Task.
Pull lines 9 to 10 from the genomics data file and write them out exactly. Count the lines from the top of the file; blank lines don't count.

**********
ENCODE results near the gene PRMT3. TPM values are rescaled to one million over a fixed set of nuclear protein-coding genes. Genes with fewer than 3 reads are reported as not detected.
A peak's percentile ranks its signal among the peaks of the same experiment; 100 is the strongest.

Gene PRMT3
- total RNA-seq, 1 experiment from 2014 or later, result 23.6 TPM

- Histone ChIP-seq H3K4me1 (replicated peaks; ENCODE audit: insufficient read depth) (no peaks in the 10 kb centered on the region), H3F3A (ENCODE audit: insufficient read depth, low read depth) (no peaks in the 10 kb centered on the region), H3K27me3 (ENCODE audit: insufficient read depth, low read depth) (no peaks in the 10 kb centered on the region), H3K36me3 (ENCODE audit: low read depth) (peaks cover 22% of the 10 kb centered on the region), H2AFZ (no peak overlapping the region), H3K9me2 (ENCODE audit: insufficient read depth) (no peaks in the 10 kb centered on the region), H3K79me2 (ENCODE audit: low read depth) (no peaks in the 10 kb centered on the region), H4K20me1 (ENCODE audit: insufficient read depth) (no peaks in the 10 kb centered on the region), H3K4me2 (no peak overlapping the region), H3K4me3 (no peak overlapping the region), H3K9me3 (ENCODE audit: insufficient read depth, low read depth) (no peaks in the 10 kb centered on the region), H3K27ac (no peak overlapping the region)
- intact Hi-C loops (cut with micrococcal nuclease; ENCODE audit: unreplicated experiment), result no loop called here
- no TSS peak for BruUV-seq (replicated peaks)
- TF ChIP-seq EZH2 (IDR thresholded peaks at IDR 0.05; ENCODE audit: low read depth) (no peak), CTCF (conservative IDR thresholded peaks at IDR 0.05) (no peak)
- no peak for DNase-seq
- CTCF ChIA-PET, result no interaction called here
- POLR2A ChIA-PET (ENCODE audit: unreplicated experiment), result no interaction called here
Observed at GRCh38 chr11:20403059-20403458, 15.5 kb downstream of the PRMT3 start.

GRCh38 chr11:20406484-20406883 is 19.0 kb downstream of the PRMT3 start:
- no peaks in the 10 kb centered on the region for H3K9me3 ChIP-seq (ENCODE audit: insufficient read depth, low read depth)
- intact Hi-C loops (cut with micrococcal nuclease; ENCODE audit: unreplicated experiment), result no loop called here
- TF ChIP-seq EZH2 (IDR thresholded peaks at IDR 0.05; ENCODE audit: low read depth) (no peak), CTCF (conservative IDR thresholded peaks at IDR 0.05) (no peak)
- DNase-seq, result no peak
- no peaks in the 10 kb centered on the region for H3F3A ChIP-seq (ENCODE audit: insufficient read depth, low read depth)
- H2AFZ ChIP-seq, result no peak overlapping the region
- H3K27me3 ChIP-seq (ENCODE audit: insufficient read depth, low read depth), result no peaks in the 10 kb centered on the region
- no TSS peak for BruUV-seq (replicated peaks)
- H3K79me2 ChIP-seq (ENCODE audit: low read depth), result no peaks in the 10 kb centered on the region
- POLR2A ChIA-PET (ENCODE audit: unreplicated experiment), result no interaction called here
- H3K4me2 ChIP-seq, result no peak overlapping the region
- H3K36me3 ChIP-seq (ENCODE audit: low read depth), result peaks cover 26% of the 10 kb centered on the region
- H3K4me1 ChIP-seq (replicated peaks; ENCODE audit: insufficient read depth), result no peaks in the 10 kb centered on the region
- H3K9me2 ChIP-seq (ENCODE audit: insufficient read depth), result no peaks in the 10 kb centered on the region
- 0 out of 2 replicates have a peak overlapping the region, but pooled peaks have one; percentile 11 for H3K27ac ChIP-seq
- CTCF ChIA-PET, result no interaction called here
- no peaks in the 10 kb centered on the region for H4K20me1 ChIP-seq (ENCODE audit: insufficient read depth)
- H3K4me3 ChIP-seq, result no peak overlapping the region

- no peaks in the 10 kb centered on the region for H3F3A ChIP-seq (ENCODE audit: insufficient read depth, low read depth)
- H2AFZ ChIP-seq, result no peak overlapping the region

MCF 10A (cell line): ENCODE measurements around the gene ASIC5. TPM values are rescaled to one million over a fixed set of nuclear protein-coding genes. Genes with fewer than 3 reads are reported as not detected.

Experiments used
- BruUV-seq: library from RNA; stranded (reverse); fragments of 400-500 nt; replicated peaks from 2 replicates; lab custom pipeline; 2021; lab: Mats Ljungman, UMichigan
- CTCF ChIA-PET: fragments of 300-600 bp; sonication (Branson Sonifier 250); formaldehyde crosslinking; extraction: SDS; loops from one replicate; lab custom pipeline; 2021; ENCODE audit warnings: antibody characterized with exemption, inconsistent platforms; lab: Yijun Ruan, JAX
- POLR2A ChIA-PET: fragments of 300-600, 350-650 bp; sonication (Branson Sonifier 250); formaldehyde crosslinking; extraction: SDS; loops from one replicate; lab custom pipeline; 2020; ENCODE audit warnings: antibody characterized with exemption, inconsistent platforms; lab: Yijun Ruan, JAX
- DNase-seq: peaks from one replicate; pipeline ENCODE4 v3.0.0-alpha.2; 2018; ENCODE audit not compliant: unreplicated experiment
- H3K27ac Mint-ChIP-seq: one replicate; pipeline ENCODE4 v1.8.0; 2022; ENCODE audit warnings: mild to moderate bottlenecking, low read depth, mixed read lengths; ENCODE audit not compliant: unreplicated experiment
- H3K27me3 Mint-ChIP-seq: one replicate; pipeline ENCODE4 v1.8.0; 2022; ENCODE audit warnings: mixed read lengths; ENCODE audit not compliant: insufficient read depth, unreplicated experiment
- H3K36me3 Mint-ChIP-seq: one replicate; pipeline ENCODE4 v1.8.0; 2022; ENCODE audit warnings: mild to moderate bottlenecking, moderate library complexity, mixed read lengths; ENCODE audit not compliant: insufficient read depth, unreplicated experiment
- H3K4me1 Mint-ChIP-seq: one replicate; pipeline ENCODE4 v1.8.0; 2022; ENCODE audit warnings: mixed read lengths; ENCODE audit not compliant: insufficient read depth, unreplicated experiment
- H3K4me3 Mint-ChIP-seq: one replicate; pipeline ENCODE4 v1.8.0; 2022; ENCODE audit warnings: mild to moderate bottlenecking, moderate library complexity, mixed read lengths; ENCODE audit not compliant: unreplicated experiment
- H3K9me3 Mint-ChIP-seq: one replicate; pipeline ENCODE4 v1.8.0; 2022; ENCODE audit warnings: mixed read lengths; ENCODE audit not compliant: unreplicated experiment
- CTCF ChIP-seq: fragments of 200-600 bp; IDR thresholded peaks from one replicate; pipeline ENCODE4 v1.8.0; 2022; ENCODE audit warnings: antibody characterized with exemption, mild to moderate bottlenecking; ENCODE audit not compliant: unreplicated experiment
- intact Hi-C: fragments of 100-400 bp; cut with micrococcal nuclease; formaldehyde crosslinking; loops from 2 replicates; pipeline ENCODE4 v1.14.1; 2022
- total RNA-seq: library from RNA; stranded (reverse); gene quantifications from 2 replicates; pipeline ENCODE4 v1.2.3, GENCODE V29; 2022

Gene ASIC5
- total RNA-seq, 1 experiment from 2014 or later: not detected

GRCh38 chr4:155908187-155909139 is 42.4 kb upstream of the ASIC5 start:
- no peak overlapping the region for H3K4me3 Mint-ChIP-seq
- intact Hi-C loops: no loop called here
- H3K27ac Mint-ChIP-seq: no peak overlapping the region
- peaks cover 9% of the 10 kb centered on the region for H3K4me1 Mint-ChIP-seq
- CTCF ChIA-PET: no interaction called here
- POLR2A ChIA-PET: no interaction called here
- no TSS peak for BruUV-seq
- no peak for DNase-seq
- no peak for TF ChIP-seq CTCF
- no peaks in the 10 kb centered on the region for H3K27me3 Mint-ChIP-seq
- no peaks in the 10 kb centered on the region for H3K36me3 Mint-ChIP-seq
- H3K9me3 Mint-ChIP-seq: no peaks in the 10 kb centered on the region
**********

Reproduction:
- no peak for DNase-seq
- CTCF ChIA-PET, result no interaction called here